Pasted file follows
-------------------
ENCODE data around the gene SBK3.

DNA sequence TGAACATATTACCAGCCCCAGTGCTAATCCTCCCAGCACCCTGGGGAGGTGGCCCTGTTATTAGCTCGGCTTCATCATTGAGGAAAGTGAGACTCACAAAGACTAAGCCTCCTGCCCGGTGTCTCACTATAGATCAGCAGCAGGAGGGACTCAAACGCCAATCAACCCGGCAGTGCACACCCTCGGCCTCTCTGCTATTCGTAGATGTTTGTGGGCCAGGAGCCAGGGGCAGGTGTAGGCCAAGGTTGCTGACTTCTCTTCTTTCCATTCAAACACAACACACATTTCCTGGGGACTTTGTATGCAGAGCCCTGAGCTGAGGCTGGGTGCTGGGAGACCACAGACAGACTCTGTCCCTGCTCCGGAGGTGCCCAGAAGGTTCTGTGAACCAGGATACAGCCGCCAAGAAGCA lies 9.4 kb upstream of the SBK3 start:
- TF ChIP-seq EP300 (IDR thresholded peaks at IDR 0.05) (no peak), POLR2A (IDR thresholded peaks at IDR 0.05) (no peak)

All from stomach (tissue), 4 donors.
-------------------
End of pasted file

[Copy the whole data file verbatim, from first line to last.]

ENCODE data around the gene SBK3.

DNA sequence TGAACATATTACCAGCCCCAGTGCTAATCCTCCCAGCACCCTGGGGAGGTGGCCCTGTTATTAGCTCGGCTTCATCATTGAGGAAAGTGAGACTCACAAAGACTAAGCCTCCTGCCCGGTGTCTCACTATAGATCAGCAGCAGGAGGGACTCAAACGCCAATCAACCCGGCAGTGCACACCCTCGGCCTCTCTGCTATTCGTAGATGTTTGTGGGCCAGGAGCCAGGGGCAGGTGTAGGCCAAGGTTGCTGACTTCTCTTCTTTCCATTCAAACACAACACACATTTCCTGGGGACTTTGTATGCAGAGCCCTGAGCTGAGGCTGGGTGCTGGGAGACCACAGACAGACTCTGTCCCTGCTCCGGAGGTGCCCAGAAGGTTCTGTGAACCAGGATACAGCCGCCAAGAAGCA lies 9.4 kb upstream of the SBK3 start:
- TF ChIP-seq EP300 (IDR thresholded peaks at IDR 0.05) (no peak), POLR2A (IDR thresholded peaks at IDR 0.05) (no peak)

All from stomach (tissue), 4 donors.